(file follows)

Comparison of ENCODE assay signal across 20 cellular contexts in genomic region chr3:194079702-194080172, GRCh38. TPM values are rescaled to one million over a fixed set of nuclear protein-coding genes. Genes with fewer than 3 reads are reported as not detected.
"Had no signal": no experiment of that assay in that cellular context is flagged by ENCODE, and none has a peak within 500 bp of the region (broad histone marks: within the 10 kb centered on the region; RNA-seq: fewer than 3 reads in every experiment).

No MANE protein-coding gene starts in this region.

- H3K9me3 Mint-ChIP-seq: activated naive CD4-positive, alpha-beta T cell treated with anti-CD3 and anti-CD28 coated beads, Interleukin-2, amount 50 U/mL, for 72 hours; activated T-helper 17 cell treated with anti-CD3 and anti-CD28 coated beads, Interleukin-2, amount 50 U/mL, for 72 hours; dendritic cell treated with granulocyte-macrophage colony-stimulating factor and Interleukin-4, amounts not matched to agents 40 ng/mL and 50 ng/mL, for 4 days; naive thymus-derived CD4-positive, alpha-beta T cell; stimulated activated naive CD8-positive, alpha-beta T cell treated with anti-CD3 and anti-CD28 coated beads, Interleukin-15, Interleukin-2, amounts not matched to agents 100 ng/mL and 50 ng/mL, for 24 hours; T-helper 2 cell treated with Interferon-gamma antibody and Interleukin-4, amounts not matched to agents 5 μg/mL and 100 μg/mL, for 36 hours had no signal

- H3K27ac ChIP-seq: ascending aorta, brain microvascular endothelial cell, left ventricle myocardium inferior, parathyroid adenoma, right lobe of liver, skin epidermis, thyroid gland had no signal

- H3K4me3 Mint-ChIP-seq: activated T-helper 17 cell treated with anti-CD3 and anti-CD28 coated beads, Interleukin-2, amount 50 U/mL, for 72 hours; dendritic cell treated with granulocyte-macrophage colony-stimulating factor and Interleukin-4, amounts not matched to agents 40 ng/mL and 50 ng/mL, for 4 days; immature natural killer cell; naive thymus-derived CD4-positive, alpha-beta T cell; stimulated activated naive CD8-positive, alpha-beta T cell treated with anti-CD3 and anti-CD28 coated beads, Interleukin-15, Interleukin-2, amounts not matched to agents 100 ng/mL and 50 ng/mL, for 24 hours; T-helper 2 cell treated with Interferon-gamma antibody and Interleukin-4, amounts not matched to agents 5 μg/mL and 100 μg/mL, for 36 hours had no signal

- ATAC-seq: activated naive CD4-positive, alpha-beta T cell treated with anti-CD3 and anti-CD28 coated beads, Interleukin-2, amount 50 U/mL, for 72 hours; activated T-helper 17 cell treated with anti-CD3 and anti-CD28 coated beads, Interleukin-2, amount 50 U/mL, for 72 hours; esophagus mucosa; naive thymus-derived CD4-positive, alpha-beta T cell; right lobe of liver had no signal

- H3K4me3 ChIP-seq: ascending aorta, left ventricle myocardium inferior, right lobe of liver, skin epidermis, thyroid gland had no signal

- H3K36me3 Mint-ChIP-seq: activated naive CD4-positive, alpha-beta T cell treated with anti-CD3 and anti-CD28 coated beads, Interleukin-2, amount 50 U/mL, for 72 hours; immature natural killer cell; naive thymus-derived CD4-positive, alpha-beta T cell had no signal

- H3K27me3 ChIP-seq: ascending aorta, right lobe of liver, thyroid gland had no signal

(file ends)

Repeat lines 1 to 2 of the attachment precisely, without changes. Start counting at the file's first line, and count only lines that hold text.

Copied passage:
Comparison of ENCODE assay signal across 20 cellular contexts in genomic region chr3:194079702-194080172, GRCh38. TPM values are rescaled to one million over a fixed set of nuclear protein-coding genes. Genes with fewer than 3 reads are reported as not detected.
"Had no signal": no experiment of that assay in that cellular context is flagged by ENCODE, and none has a peak within 500 bp of the region (broad histone marks: within the 10 kb centered on the region; RNA-seq: fewer than 3 reads in every experiment).